Then there are groups like the Rare Disease Company Coalition, who are championing further changes in policy and regulation to support technological advances in rare therapy development.

Just the beginning

What makes AI and other technological advances so fascinating is that as computing power and improvements to data quality are made, they can be rapidly scaled up. The solutions will come faster and faster as biotechs become able to automate more of the process and run more of it in parallel, with expert humans placed along the chain, at decision points where they can provide maximum impact.

It’s not hard to imagine a future where we’re able to discover treatments for whole groups of conditions at once, guided by both technological and human insight. Suddenly, no disease, however rare, need be overlooked, no question about biology left unanswered.  But policies and regulations need to be in place to support these advances, so that tech-derived therapies can reach patients more quickly, especially in the rare disease sector.

Pharmacology isn’t just another discipline for AI to be applied to. It could be the most disruptive transformation in the 21st century. It is essential that government policies continue to keep pace with innovation so that novel uses of technology, including AI, can be readily deployed and utilized across treatment discovery and development to better support people with rare diseases.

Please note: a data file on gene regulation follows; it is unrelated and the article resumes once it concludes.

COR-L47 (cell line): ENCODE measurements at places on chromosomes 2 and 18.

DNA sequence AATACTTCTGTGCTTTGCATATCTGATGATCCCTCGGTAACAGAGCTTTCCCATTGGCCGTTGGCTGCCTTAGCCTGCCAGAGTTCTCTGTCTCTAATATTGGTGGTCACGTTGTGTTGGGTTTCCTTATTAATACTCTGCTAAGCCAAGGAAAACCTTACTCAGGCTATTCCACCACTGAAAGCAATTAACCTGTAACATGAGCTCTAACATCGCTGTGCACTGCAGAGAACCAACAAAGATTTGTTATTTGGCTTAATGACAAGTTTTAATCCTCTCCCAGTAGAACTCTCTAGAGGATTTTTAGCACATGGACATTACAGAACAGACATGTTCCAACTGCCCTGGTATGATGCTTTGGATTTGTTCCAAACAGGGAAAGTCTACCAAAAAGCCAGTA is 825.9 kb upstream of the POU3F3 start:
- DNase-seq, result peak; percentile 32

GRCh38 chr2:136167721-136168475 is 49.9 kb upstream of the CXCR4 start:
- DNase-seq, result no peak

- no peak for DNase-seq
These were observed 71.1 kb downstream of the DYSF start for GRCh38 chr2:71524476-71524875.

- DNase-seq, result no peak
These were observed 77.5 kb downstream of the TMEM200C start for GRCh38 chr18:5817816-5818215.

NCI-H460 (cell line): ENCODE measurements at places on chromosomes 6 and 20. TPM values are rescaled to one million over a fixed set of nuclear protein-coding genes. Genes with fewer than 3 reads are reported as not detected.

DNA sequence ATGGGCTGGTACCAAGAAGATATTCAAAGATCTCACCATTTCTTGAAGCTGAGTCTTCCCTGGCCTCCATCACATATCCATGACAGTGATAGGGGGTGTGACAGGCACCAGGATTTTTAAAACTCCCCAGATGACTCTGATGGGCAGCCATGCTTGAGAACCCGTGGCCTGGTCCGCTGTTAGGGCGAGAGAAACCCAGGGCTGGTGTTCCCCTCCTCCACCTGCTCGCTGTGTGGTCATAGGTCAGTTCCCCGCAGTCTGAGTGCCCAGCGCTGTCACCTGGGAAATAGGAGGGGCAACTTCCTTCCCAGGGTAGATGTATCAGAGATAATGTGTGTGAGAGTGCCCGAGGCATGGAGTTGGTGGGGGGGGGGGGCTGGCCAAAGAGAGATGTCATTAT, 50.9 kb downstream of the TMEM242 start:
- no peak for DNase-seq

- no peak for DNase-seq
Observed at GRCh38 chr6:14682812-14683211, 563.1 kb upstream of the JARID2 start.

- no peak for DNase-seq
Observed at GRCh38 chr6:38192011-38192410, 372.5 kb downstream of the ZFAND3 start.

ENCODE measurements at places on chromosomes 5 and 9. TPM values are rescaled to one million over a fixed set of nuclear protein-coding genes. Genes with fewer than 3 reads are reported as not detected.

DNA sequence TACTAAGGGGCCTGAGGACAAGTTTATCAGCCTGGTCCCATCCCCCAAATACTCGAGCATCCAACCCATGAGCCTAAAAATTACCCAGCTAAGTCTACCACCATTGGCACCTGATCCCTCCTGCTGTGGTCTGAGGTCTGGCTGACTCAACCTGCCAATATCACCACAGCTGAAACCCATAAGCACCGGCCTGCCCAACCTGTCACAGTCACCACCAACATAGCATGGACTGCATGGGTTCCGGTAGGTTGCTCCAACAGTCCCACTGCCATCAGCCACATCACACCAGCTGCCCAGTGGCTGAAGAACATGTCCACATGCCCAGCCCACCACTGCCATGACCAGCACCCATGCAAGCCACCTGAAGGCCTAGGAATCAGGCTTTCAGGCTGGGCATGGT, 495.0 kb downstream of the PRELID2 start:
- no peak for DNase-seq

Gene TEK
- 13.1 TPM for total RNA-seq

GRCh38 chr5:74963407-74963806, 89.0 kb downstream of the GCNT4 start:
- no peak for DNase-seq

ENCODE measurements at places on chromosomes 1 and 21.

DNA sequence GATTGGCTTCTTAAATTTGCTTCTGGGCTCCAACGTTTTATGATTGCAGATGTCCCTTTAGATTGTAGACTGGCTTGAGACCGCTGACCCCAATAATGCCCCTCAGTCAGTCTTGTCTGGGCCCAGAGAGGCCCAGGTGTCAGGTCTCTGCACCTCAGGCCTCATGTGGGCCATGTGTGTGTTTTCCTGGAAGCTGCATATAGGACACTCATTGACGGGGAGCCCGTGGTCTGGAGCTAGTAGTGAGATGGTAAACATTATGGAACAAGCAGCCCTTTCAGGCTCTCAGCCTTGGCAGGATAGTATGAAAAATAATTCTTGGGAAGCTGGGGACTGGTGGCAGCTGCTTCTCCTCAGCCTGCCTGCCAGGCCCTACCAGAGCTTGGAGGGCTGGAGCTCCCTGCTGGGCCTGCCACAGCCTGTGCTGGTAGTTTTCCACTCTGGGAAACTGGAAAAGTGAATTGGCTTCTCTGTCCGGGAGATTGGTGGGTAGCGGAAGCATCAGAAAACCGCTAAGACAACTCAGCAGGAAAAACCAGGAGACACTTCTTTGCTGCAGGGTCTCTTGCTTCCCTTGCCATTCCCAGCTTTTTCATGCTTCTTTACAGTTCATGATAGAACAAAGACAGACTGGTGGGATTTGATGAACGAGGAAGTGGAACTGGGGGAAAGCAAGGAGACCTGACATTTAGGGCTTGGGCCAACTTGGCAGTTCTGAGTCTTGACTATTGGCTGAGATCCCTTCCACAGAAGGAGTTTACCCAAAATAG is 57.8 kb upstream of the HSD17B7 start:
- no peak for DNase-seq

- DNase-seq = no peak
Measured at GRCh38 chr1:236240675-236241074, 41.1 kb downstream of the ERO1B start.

We are on the cusp of great progress, we can’t afford to be slowed down now.

Bringing over 30 years experience in drug discovery and development, Neil leads Healx’s preclinical work and is deeply passionate about the application of AI to improve rare disease patient access to treatments.

The Orphan Drug Tax Credit is a vital lifeline for rare disease patients and should be protected to preserve hope for the rare disease community. Given that approximately 95% of rare diseases of rare diseases lack an FDA-approved drug, any proposal to reduce the ODTC would have a devastating impact on orphan drug development in the U.S. and on millions of Americans living with a rare disease. We must preserve innovation and not lose the gains that have been made since the passage of the ODA.